When the stakes are high and the change is major, resistance is inevitable. That is precisely when employees need to feel the company is supportive, listening, and guiding them though a major transition. Once the initial difficult situation has been overcome, there should be a stronger and more supportive team working together towards common goals.


Bond Beebe Accountants & Advisors's curator insight, November 19, 2013 8:12 AM

Change always creates friction.  Learning how to properly manage and guide change in your company is essential to success.  

Scooped by Vilma Bonilla!

Simulations can reach Gen Y when other methods can’t | L&D

Simulations can reach Gen Y when other methods can’t | L&D | Cultural Trendz |

Training needs, tools and solutions are constantly evolving. As a health care executive at Raytheon Professional Services, Bryan Chance has been watching these trends evolve in his industry for years. Chance and his colleagues at Raytheon Professional Services have found that simulation-based training can help employers adapt their training offerings to accommodate their new employees’ learning preferences. I interviewed him to find out what Gen Y thinks of simulation-based training and how it’s revamping corporate learning systems.

What kind of training is Gen Y looking for?

Chance: Often, Gen Y employees will say they don’t need training. What they really mean is that they’re not interested in traditional classroom training. They’re far more likely to welcome experiential, technology-based training that aligns with the mass array of media they engage with on a daily basis. These multi-modal training solutions can tap into Gen Y’s experience with everything from video games to social media, making the training experience significantly more engaging and impactful than a traditional classroom-based, instructor-led, PowerPoint-based training.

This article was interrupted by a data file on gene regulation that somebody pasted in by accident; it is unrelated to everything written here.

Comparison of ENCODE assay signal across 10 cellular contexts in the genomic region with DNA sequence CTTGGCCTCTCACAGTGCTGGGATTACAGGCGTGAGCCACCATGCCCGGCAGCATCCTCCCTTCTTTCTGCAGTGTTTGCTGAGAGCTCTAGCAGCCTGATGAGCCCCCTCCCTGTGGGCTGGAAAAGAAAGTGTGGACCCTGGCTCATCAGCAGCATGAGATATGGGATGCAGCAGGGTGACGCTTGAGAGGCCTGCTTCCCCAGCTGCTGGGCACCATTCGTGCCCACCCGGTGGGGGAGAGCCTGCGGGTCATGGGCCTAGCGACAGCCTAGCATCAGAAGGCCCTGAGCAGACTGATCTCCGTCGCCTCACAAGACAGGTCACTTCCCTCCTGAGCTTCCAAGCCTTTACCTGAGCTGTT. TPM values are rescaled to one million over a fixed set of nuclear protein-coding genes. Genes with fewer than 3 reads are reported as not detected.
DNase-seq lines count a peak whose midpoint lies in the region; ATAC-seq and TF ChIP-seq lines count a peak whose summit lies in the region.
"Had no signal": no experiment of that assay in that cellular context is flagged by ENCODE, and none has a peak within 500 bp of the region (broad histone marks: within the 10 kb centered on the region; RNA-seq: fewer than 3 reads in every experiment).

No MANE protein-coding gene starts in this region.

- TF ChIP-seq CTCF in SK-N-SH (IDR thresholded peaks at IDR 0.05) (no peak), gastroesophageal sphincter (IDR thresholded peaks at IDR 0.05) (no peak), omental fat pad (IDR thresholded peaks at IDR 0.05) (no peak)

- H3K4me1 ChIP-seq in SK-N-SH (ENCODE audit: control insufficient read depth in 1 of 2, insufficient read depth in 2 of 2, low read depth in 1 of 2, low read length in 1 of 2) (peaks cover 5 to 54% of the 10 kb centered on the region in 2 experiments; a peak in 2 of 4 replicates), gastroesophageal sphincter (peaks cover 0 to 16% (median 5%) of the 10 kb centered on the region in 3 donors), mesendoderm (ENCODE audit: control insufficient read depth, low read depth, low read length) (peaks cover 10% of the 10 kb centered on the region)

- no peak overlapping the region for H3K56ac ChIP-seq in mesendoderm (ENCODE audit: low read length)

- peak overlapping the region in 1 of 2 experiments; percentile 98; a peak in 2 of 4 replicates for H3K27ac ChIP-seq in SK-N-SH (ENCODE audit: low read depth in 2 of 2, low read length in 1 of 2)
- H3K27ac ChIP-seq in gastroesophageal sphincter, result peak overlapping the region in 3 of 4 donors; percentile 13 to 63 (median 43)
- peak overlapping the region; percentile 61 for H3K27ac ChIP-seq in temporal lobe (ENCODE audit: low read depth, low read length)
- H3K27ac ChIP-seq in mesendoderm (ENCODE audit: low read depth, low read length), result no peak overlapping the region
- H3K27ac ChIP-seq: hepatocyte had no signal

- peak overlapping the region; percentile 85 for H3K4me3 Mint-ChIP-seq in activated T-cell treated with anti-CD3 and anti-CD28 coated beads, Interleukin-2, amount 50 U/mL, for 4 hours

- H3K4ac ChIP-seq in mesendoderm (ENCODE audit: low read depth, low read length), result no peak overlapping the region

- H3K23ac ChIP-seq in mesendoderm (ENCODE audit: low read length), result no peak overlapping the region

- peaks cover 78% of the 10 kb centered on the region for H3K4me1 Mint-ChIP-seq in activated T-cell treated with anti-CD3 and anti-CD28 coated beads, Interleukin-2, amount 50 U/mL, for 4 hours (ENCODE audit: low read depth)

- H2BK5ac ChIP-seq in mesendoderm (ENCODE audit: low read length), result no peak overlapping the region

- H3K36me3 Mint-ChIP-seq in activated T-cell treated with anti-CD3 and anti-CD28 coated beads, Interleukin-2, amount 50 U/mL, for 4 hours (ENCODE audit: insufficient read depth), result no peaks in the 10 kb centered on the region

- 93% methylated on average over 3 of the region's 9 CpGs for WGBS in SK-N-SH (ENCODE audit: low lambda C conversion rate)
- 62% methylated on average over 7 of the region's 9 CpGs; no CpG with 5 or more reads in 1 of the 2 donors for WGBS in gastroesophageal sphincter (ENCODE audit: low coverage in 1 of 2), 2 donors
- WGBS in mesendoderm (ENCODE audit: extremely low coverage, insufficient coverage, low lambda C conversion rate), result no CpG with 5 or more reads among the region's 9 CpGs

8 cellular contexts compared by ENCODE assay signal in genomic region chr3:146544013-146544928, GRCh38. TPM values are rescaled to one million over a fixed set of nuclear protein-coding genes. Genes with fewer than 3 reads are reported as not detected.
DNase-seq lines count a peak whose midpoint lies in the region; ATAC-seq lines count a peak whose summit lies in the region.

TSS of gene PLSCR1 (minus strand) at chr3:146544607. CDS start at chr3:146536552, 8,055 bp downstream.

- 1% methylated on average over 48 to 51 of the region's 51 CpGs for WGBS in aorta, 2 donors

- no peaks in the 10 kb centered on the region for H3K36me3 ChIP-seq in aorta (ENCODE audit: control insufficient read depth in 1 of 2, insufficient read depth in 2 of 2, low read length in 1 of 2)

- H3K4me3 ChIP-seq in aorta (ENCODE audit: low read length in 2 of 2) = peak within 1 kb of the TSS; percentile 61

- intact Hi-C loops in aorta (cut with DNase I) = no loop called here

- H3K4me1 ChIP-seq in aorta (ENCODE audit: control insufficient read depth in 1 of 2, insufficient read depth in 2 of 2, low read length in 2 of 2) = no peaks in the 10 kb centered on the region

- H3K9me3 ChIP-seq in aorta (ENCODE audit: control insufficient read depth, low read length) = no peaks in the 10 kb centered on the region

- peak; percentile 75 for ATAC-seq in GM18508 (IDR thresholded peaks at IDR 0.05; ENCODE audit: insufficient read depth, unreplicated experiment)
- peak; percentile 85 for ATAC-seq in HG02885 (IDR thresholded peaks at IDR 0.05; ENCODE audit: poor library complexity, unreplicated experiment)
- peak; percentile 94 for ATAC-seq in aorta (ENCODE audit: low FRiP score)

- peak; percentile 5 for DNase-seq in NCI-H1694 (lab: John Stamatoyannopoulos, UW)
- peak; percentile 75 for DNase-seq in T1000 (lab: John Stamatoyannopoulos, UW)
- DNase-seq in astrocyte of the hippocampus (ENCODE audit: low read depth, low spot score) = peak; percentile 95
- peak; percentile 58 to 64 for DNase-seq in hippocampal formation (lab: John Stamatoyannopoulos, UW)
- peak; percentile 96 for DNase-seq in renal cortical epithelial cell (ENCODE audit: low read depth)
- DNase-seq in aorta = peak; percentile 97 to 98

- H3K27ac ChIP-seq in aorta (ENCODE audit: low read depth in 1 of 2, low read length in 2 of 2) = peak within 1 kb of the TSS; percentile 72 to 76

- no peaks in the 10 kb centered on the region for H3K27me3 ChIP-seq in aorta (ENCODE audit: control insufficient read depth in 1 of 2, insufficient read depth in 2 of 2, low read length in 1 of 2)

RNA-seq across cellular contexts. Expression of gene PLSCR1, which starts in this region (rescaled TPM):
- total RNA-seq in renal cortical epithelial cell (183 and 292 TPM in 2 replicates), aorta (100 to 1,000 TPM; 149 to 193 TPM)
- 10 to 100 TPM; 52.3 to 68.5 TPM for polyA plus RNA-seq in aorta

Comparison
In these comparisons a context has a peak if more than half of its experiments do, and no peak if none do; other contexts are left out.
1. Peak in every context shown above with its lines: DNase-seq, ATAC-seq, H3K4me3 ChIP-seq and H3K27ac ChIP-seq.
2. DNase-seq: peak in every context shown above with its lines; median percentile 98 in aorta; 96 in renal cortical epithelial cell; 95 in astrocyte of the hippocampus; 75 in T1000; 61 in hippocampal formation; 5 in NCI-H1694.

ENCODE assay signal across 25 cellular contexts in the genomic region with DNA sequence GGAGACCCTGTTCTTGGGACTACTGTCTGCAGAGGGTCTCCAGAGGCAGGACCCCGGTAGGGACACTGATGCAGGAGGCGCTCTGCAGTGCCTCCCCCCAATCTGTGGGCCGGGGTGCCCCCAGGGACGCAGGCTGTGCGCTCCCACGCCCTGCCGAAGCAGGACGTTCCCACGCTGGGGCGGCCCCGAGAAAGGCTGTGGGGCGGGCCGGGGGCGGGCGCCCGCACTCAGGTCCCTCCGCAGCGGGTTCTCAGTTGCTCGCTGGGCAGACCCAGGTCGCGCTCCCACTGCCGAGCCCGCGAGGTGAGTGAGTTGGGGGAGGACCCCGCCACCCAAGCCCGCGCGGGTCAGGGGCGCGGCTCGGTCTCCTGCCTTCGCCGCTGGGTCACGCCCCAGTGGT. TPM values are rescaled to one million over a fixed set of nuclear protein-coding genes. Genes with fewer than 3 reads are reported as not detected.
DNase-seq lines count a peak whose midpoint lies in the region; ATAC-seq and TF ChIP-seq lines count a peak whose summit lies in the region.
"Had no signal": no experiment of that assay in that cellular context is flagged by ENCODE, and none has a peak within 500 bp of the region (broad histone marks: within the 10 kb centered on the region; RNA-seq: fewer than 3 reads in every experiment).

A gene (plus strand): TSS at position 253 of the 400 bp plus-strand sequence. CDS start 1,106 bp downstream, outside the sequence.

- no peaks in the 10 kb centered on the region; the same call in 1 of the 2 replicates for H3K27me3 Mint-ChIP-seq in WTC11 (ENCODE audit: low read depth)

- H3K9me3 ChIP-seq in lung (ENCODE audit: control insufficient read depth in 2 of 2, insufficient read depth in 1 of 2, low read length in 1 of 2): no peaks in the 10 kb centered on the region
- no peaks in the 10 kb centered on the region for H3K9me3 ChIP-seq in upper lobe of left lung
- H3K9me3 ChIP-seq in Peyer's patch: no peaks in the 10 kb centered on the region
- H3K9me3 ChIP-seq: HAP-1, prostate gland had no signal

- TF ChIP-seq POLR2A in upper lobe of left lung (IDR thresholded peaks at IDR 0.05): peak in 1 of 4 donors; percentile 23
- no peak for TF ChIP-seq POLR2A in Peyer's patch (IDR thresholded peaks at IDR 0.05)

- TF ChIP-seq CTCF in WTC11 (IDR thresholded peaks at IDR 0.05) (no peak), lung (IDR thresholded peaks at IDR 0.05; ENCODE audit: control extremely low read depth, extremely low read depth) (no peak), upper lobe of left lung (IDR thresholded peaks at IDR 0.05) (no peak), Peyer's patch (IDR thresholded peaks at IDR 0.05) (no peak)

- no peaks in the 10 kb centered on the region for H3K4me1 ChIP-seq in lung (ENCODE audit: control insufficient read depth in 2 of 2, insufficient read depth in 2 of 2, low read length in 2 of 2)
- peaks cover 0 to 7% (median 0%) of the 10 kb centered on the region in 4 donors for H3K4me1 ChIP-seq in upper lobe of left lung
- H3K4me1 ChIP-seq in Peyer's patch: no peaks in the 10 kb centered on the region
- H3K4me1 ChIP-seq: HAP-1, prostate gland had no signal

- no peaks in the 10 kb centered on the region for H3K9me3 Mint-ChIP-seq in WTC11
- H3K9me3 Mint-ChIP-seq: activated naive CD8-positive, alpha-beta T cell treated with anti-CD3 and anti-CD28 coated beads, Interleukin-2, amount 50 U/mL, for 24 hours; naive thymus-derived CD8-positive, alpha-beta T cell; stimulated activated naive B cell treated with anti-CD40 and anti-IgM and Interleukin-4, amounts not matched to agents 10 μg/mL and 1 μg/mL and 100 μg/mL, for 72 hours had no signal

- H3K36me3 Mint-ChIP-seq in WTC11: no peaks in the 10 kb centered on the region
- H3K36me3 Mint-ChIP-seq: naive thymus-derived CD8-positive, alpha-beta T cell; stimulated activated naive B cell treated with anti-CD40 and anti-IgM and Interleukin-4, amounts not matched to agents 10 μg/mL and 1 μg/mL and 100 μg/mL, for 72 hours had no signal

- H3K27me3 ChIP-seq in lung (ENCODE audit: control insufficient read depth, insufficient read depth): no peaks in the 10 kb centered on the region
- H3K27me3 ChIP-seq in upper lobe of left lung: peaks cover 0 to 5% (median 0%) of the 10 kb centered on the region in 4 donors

Gen Y can also benefit from training initiatives that help identify competency gaps. Simulation-based training is a great first step in opening learners’ eyes to the fact that their skill levels may not necessarily match their knowledge bases. After many individuals’ first encounters with this form of training, they are often surprised by how much they don’t know. Having memorized their textbooks does not necessarily mean they are capable of applying their education in high-pressure environments and high-consequence situations.

I often work with recent nursing and therapy graduates who have extensive classroom experience, but don’t yet possess the hands-on skills needed to effectively and safely interact with patients. Simulation-based training gives students the ability to gain a better understanding of their surroundings and improve their skills in a risk-free environment.

How else is simulation-based training different from more traditional methods?